Fixed
03-27-2012, 08:24 AM
Long hours but you deal with new stuff almost everyday. Relatively small number of bicycles you have seen many times. kinda like a group of customers regularly come in for tuneups, but nobody else does.

It should be mentioned that a lot of these guys do lots more than just wrench, like wash the cars/trucks/vans and haul bags up to rooms and make sure rider X has his tea at the proper time in the morning, with 1 lump, not 2, type stuff. A lot of pro riders are great, some are real pieces of work(from my conversations with pros like Hampsten, Keifel, Phinney, Gragas, Baldwin(my neighbor)...others. The mentioned guys are great to work with.

I'd like to do it for a while just to be a 'fly on the wall', and hear the truth about these riders and some of the 'stuff' they are forced to use because of $.

I'd also like to be around some of the really good wrenches, who use reality when they wrench rather than the BS you sometimes hear(like how it takes 3 DAYS to glue on a tubualr, no pro wrench has 3 days to do this.

you are the pro wrench for the forum we would be in a much worse place without you
cheers

oldpotatoe
03-27-2012, 09:38 AM
you are the pro wrench for the forum we would be in a much worse place without you
cheers

Very nice, grazie.

jr59
03-27-2012, 09:48 AM
Sounds like being on the road crew of a big time rock band on a world tour!

Sounds great, until you do it for a bit!

Then, it really sucks!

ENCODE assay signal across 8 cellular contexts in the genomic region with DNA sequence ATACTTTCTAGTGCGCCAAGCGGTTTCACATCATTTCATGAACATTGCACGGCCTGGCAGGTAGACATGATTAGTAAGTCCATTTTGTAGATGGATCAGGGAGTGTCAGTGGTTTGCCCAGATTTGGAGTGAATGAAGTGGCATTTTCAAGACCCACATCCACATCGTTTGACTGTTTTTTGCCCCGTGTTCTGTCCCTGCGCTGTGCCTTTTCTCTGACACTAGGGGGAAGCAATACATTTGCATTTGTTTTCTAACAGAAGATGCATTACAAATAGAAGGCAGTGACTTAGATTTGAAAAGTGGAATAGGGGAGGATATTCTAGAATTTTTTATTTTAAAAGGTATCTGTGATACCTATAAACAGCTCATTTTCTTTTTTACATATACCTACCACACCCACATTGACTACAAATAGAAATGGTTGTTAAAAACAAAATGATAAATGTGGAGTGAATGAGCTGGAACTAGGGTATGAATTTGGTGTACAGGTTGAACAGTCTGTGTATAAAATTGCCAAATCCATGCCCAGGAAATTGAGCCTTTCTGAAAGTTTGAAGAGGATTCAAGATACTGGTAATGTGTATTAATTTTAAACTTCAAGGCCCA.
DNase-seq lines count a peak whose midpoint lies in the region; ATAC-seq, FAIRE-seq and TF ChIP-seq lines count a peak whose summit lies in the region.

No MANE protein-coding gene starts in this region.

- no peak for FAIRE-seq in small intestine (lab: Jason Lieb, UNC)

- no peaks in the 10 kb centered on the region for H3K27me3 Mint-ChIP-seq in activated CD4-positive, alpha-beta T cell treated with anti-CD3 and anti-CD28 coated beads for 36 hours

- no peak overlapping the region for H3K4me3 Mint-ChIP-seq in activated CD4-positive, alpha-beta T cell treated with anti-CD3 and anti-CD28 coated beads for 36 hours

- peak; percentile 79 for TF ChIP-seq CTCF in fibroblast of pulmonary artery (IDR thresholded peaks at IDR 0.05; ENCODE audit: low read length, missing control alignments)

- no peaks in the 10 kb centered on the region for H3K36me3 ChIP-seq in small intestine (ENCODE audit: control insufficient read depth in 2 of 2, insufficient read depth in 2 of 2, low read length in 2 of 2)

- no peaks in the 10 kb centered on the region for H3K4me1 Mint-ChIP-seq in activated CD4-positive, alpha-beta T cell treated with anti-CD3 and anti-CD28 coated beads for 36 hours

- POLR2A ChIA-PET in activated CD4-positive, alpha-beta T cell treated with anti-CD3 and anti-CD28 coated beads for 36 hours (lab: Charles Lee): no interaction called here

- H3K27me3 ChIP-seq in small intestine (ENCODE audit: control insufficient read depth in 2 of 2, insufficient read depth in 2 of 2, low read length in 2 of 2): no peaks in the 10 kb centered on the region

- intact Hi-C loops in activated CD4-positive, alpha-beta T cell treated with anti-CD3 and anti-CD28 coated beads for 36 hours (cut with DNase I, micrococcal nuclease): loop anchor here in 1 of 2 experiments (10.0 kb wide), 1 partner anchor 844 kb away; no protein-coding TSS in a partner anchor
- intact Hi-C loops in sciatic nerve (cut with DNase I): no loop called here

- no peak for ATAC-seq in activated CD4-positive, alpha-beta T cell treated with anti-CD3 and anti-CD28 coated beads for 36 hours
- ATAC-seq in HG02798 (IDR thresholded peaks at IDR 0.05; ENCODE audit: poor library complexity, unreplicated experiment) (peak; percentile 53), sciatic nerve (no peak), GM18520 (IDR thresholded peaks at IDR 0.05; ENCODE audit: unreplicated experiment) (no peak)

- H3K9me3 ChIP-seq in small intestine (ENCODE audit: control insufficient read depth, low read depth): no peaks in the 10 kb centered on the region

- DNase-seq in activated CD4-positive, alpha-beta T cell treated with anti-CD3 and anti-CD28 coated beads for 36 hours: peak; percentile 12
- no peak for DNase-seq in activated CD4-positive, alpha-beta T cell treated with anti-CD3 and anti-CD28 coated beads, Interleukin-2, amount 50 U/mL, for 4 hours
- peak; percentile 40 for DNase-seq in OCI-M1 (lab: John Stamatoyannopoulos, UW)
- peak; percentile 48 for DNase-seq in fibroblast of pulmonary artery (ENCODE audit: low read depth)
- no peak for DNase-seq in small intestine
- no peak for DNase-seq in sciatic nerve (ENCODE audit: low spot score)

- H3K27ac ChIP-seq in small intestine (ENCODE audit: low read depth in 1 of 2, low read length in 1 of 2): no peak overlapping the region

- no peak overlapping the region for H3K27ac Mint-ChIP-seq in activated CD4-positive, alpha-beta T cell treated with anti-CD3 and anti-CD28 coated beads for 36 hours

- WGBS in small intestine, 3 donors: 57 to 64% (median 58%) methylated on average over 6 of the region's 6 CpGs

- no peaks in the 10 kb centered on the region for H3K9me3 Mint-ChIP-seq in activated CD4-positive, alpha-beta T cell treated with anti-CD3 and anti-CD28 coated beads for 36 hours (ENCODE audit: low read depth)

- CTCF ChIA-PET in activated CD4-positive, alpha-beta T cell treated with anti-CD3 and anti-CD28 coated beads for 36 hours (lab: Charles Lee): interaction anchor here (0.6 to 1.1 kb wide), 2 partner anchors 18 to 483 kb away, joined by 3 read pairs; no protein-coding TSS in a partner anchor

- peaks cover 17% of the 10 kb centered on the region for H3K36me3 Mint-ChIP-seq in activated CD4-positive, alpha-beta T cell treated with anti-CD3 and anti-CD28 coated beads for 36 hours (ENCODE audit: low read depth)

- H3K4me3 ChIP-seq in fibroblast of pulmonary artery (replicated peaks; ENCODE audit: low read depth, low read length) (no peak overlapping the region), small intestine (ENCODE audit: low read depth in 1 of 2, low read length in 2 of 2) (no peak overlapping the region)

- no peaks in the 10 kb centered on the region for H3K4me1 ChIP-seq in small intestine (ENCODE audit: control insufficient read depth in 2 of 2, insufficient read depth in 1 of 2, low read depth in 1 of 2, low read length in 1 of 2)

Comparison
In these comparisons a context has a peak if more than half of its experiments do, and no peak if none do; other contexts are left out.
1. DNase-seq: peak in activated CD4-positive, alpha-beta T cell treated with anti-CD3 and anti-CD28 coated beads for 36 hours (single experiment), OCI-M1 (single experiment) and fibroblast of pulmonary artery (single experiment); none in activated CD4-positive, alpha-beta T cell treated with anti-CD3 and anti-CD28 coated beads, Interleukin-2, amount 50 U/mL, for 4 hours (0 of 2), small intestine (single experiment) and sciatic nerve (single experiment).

I also second about Peter being this forums pro wrench!

Gummee
03-27-2012, 09:53 AM
There was a 'behind the scenes' video I saw that had the riders bitching up a storm about the wrenches. My bike skips, etc. IDK where it was, but IIRC it had Julich in it so mebbe a D-Telekom vid??

I find it really hard to believe that new cassettes and new chains would skip, but who knows?! I wasn't there riding em.

M

christian
03-27-2012, 09:55 AM
What OldPotatoe said. The wrenches work hard. Drive a box truck full of bikes around the country. Get to the hotel a day before the race. Wrestle the other teams mechanics for the best set-up spots and use of the facilities. Prep all the bikes or build new ones from boxes of parts. Work the event, drive team cars, etc. General Go-Fer. Wash all the bikes, and move on to the next one... often 24/7. A friend of mine is a team mechanic. It's a difficult life.

Judging from my motorsports experience, it's all the above, plus managing the intricacies of the rider's mental state and ensuring he has to think of absolutely nothing but pedaling his bicycle as quickly as he can.

Not an easy job, though some drivers/riders will make it easier than others!

Joachim
03-27-2012, 10:05 AM
There was a 'behind the scenes' video I saw that had the riders bitching up a storm about the wrenches. My bike skips, etc. IDK where it was, but IIRC it had Julich in it so mebbe a D-Telekom vid??

I find it really hard to believe that new cassettes and new chains would skip, but who knows?! I wasn't there riding em.

M

My bike always "skipped" when I had a bad ride (dropped on the Koppenberg downhill) in the U23 classics... :)

Jaq
03-27-2012, 10:20 AM
As others have said... you're under the gun. Some thrive on the pressure, others not so much. And it's a job in which perfection is the minimum standard and garners scant praise; sorta like working for the CIA. You don't hear about the successes - just the failures. And when there is a failure... oh, boy.

tiretrax
03-27-2012, 11:09 AM
you are the pro wrench for the forum we would be in a much worse place without you
cheers

Let's show our appreciation for Old Potatoe - everyone call and order a shop jersey. I got a blue one recently - very nice retrostyle.